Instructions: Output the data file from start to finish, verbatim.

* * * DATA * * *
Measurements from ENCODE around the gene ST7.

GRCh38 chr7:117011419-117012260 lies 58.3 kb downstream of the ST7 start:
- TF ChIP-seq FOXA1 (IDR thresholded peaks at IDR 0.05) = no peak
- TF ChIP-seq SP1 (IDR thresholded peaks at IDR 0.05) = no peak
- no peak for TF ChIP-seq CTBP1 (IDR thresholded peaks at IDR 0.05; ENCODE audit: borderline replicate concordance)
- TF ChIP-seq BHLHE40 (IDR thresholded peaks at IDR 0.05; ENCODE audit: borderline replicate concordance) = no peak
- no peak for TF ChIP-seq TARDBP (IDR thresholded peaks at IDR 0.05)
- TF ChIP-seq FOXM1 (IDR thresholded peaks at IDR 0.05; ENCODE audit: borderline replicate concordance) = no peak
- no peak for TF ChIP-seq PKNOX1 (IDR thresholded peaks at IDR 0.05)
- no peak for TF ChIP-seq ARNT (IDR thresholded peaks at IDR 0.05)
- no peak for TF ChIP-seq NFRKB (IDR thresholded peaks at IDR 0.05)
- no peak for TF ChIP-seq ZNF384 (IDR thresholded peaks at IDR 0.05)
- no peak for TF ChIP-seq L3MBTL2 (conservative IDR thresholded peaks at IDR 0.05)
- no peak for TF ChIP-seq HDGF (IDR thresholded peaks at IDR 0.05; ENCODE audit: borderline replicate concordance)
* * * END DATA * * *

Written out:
Measurements from ENCODE around the gene ST7.

GRCh38 chr7:117011419-117012260 lies 58.3 kb downstream of the ST7 start:
- TF ChIP-seq FOXA1 (IDR thresholded peaks at IDR 0.05) = no peak
- TF ChIP-seq SP1 (IDR thresholded peaks at IDR 0.05) = no peak
- no peak for TF ChIP-seq CTBP1 (IDR thresholded peaks at IDR 0.05; ENCODE audit: borderline replicate concordance)
- TF ChIP-seq BHLHE40 (IDR thresholded peaks at IDR 0.05; ENCODE audit: borderline replicate concordance) = no peak
- no peak for TF ChIP-seq TARDBP (IDR thresholded peaks at IDR 0.05)
- TF ChIP-seq FOXM1 (IDR thresholded peaks at IDR 0.05; ENCODE audit: borderline replicate concordance) = no peak
- no peak for TF ChIP-seq PKNOX1 (IDR thresholded peaks at IDR 0.05)
- no peak for TF ChIP-seq ARNT (IDR thresholded peaks at IDR 0.05)
- no peak for TF ChIP-seq NFRKB (IDR thresholded peaks at IDR 0.05)
- no peak for TF ChIP-seq ZNF384 (IDR thresholded peaks at IDR 0.05)
- no peak for TF ChIP-seq L3MBTL2 (conservative IDR thresholded peaks at IDR 0.05)
- no peak for TF ChIP-seq HDGF (IDR thresholded peaks at IDR 0.05; ENCODE audit: borderline replicate concordance)